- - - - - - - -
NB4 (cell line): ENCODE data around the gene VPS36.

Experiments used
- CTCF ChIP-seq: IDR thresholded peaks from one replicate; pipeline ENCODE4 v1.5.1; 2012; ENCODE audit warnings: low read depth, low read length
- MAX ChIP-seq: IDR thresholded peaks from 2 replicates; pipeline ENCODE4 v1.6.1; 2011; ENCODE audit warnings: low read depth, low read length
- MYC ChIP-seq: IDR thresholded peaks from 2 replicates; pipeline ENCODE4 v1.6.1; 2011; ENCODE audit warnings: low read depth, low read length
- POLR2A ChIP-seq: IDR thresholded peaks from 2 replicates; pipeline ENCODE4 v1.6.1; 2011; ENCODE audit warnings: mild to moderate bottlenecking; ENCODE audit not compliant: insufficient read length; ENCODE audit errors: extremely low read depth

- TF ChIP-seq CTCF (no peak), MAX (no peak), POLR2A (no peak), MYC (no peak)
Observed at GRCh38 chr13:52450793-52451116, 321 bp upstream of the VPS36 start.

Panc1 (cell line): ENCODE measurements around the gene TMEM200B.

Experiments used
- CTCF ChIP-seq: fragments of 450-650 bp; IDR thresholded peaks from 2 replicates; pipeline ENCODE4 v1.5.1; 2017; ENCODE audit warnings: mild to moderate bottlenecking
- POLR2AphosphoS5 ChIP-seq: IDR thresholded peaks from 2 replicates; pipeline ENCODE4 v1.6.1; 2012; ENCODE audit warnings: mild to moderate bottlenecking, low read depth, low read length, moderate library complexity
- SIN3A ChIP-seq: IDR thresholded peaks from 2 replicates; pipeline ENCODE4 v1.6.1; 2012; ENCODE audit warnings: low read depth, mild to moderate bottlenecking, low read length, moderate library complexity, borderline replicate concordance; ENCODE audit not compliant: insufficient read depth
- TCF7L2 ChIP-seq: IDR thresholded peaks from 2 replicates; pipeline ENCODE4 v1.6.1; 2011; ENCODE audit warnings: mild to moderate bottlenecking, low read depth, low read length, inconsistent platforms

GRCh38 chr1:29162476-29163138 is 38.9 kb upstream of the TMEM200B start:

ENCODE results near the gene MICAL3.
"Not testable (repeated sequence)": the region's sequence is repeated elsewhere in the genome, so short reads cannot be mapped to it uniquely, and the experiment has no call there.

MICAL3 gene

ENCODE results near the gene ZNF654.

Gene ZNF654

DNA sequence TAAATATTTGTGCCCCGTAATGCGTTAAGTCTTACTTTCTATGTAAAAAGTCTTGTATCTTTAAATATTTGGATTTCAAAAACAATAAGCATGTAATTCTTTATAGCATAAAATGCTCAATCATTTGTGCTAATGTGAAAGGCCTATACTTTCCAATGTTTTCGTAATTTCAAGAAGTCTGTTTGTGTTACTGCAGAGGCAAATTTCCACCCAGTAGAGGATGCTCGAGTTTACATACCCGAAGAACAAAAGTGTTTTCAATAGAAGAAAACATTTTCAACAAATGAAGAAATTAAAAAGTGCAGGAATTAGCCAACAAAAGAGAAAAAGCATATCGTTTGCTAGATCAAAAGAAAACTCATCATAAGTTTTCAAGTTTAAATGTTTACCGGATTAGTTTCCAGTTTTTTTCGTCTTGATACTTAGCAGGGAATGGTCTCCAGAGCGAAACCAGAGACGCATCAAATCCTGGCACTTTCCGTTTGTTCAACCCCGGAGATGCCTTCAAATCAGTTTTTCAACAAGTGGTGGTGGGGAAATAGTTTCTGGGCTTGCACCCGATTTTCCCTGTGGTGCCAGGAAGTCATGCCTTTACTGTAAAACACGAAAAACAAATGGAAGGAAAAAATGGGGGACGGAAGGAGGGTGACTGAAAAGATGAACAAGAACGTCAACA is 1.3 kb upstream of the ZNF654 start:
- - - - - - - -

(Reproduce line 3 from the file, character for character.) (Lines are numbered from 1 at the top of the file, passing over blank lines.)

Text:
- CTCF ChIP-seq: IDR thresholded peaks from one replicate; pipeline ENCODE4 v1.5.1; 2012; ENCODE audit warnings: low read depth, low read length